Preparing to fly somewhere, whether for work or vacation, means packing all the items you think you might need. Apparently, for some travelers, that includes packing heat.
In 2014, federal Transportation Security Administration (TSA) officers discovered 2,212 firearms inside carry-on bags at screening checkpoints at U.S. airports. The record haul represents a 22% increase over 2013 and is three times the number of firearms discovered in carry-on bags in 2005.
Of the guns discovered last year at 224 airports, 83% were loaded. The firearms ranged from a .38 caliber revolver that a 94-year-old man had clipped to his belt to an assault rifle with three magazines.
TSA officers screened about 1.8 million passengers a day in 2014, for an annual total of more than 653 million. That equated to 443 million checked bags and 1.7 billion carry-on bags, according to the U.S. Department of Homeland Security.
Those checkpoint inspections revealed an average of six guns a day.
Security inspectors at Dallas-Fort Worth International Airport led the nation in gun discoveries, with 120. Three Texas airports made the top 10 list, along with three in Florida and one each in Georgia, Arizona, Colorado and Tennessee.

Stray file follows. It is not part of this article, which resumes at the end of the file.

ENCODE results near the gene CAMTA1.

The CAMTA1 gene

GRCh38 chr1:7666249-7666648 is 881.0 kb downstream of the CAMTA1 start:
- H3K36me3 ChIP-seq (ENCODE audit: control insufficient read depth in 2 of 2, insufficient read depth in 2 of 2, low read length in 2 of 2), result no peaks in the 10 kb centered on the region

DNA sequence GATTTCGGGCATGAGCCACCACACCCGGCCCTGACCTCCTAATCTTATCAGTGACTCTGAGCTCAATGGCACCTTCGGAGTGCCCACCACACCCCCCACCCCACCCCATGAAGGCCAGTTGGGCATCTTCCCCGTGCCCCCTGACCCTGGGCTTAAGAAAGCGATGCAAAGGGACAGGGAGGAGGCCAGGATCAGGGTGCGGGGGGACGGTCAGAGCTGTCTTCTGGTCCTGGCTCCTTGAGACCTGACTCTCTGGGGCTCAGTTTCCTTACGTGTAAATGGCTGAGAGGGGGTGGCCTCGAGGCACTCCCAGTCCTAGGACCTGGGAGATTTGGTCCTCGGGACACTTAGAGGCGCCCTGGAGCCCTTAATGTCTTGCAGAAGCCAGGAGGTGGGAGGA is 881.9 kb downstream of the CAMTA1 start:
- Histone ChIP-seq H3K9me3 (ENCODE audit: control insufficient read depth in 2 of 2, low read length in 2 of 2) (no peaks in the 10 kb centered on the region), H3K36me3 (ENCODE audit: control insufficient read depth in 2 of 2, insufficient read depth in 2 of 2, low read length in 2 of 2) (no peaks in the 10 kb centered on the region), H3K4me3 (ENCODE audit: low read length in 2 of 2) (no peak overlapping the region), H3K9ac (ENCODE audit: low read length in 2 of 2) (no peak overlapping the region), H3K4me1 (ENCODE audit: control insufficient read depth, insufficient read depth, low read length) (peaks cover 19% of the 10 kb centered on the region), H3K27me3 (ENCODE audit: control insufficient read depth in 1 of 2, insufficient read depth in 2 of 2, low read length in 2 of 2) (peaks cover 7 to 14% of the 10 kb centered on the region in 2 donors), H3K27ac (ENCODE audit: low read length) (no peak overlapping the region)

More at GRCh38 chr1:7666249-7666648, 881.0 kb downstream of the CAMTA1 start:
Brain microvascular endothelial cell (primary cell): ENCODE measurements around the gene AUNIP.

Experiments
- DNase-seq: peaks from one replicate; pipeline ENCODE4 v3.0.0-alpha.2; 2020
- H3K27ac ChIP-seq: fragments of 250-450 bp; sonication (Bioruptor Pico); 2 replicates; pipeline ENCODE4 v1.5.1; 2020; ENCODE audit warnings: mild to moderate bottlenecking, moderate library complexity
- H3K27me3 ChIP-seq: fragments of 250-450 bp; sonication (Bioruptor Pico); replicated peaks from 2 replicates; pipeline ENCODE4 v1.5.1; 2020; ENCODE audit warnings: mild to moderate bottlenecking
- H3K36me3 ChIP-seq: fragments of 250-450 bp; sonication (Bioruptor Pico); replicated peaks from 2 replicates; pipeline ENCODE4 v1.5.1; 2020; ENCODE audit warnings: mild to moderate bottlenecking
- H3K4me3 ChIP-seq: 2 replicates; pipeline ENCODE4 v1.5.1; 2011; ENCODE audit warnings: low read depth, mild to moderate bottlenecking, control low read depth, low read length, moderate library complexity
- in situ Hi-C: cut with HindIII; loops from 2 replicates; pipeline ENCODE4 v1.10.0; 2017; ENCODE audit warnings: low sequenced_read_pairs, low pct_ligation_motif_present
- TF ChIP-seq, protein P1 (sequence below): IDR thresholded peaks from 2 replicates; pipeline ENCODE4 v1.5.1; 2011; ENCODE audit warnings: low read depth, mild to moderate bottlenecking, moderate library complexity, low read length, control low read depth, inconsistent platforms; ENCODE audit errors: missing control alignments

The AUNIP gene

TSA rules allow firearms to be transported only as checked baggage. They must be unloaded and locked inside a hard-sided container. Passengers must declare any guns to airline representatives when checking in for their flight.
In addition to firearms, many other potentially dangerous items are prohibited in carry-on bags, including such obviously problematic objects as hand grenades, brass knuckles, cattle prods, flares and sabers.
The Transportation Security Administration was formed in the aftermath of the terrorist attacks of Sept. 11, 2001. The agency’s more than 50,000 employees, including inspectors, security officers and air marshals, are assigned to hundreds of airports, subway systems, train stations and other mass transit locations around the country.
“This is critically important work, and our employees’ achievements are self-evident,” Homeland Security Secretary Jeh C. Johnson said in a January 2015 statement.
Of course, weapons aren’t the only prohibited items discovered by airport screeners. For example, a passenger at San Jose International Airport tried to smuggle almost 3 pounds of cocaine hidden inside a package of raw meat.
As recently as March 2015, a TSA officer at New York City’s LaGuardia Airport found a Chihuahua inside a suitcase. (Yes, a Chihuahua.) According to the agency, the dog snuck inside while its owner was packing.